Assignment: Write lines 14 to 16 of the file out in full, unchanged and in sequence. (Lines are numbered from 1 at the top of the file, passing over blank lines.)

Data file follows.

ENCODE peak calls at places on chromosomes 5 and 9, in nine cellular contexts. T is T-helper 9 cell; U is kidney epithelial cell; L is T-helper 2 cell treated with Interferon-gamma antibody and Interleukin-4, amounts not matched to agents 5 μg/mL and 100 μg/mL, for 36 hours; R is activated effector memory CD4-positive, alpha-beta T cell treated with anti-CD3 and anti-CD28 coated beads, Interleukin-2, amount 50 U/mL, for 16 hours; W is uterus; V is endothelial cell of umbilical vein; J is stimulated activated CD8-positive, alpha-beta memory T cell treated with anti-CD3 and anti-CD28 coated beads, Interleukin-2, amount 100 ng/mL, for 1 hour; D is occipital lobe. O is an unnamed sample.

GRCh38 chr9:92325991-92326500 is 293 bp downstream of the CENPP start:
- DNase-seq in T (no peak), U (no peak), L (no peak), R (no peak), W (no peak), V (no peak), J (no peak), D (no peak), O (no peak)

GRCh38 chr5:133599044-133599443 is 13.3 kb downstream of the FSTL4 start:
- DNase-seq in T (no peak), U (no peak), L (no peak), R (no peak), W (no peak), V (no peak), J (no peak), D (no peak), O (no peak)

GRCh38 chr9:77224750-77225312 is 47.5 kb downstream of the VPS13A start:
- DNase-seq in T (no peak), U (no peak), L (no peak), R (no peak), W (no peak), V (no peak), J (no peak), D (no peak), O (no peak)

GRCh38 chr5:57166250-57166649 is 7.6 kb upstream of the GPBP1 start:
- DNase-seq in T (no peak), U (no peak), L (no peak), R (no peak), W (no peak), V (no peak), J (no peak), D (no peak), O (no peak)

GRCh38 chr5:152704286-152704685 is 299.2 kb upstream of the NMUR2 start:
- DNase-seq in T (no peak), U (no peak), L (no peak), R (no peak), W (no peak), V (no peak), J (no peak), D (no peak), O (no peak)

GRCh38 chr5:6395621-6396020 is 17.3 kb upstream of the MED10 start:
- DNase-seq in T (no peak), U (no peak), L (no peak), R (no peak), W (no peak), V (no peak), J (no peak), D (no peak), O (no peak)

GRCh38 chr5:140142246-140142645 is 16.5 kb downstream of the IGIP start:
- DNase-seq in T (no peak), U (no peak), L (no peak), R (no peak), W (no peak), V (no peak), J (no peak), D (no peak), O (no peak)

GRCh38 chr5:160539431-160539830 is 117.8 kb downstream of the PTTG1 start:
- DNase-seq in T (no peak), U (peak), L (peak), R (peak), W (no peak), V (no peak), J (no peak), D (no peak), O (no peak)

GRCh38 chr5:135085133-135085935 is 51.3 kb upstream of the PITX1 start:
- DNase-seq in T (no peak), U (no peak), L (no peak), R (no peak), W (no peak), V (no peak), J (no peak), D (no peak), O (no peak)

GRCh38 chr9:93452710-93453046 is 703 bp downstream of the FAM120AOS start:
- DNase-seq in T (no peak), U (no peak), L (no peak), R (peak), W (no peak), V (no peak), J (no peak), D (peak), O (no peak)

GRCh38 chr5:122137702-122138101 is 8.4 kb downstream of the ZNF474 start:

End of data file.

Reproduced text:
GRCh38 chr5:140142246-140142645 is 16.5 kb downstream of the IGIP start:
- DNase-seq in T (no peak), U (no peak), L (no peak), R (no peak), W (no peak), V (no peak), J (no peak), D (no peak), O (no peak)

GRCh38 chr5:160539431-160539830 is 117.8 kb downstream of the PTTG1 start: